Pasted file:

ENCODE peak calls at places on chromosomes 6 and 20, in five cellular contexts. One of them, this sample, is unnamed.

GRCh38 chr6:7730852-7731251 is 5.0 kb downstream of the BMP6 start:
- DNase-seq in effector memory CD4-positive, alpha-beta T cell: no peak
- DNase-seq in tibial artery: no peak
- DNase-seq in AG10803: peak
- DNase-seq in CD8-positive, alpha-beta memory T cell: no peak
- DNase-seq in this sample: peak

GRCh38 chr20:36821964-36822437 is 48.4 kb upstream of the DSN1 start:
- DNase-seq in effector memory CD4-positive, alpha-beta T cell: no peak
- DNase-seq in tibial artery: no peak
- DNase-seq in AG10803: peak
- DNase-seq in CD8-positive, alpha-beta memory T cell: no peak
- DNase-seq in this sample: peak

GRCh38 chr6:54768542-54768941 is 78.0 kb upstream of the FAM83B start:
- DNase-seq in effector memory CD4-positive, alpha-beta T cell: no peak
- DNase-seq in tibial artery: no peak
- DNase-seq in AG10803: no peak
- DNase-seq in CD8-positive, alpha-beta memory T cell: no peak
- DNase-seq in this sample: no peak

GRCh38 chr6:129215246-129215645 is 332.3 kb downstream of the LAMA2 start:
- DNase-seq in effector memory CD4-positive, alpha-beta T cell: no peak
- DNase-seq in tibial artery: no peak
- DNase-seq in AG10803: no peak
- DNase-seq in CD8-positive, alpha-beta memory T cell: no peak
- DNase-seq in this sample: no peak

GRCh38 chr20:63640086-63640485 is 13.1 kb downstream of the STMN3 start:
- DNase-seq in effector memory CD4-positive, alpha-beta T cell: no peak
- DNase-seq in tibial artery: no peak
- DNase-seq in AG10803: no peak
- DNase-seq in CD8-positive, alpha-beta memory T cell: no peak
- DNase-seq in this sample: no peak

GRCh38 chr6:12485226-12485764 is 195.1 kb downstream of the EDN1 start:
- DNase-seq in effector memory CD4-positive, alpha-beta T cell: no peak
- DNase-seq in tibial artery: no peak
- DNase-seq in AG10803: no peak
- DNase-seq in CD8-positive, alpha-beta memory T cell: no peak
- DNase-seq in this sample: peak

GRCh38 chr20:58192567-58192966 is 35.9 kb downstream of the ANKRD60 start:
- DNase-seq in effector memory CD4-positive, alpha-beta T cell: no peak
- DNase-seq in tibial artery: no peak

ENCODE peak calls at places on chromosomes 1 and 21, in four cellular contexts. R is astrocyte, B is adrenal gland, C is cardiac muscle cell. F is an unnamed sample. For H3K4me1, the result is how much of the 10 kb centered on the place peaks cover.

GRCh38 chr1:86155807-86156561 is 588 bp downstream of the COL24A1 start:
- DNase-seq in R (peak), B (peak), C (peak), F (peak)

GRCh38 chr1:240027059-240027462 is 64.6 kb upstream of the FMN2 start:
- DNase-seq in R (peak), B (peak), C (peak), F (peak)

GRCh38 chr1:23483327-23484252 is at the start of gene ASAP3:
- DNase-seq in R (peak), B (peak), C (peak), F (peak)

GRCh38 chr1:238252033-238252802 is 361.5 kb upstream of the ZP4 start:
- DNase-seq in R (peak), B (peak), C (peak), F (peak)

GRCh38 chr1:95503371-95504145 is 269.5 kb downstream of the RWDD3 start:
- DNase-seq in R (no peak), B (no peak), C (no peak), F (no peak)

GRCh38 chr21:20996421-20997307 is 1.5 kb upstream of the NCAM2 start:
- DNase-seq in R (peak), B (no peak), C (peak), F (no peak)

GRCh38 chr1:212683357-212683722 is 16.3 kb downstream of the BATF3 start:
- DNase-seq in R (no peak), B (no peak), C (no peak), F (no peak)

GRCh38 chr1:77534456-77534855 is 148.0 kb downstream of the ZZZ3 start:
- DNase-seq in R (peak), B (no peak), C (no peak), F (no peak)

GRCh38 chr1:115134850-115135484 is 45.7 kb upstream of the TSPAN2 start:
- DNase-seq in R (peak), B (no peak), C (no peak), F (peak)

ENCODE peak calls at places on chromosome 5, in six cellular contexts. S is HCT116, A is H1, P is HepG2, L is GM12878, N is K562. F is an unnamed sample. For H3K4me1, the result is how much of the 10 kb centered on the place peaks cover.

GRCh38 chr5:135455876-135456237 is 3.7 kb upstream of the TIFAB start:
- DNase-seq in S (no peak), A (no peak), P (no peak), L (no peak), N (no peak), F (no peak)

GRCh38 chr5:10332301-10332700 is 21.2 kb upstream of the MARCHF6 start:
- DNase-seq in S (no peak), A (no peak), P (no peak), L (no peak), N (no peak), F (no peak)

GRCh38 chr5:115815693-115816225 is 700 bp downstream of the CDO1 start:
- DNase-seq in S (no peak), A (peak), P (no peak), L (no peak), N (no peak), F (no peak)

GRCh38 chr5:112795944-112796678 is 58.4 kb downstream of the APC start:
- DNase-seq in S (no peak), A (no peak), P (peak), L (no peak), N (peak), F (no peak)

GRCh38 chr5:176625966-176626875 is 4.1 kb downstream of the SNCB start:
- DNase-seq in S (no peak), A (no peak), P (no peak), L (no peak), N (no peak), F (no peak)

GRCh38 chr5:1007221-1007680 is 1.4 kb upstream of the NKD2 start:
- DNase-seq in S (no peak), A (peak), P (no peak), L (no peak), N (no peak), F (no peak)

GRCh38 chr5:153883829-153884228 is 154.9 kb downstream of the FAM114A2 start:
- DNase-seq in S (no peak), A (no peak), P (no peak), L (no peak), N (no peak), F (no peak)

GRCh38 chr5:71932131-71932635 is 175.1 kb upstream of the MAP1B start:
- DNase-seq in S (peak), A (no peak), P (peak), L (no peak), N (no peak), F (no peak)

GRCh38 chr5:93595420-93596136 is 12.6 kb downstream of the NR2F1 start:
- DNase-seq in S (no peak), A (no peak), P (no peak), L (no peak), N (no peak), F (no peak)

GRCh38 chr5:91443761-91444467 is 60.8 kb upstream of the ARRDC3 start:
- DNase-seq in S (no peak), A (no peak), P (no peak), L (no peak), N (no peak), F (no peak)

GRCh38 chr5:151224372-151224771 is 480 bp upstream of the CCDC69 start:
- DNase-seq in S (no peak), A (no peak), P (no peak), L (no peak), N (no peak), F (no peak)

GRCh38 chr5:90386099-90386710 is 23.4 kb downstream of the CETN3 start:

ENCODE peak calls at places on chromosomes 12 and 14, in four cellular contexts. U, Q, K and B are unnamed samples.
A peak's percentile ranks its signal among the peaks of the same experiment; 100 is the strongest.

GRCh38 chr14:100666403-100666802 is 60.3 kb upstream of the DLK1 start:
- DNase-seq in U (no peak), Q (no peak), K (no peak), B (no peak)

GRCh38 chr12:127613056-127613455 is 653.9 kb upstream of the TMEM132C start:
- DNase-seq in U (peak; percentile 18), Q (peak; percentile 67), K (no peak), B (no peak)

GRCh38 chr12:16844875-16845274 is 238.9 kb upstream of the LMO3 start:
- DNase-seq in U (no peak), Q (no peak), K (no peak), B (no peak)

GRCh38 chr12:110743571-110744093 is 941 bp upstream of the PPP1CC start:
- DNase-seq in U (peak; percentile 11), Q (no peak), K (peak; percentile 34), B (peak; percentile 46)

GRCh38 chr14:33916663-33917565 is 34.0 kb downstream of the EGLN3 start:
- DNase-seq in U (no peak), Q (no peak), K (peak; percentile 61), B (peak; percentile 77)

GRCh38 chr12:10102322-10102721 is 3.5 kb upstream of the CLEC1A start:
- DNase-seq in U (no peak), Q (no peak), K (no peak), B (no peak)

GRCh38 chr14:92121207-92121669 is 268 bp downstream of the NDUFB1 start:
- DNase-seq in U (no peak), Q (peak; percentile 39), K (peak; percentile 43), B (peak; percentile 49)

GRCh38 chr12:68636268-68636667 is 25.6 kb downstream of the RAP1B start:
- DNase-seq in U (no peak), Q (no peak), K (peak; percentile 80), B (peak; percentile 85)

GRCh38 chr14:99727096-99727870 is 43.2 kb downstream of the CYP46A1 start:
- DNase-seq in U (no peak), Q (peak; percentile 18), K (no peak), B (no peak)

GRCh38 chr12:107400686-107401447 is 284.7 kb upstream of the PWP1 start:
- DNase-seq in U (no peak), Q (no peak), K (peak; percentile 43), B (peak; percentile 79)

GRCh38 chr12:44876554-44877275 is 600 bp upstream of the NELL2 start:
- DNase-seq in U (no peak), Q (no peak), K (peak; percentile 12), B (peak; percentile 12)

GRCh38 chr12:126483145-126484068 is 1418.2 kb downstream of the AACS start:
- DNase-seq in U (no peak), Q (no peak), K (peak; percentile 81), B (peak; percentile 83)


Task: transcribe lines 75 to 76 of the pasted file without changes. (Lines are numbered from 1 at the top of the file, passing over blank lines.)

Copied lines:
GRCh38 chr5:71932131-71932635 is 175.1 kb upstream of the MAP1B start:
- DNase-seq in S (peak), A (no peak), P (peak), L (no peak), N (no peak), F (no peak)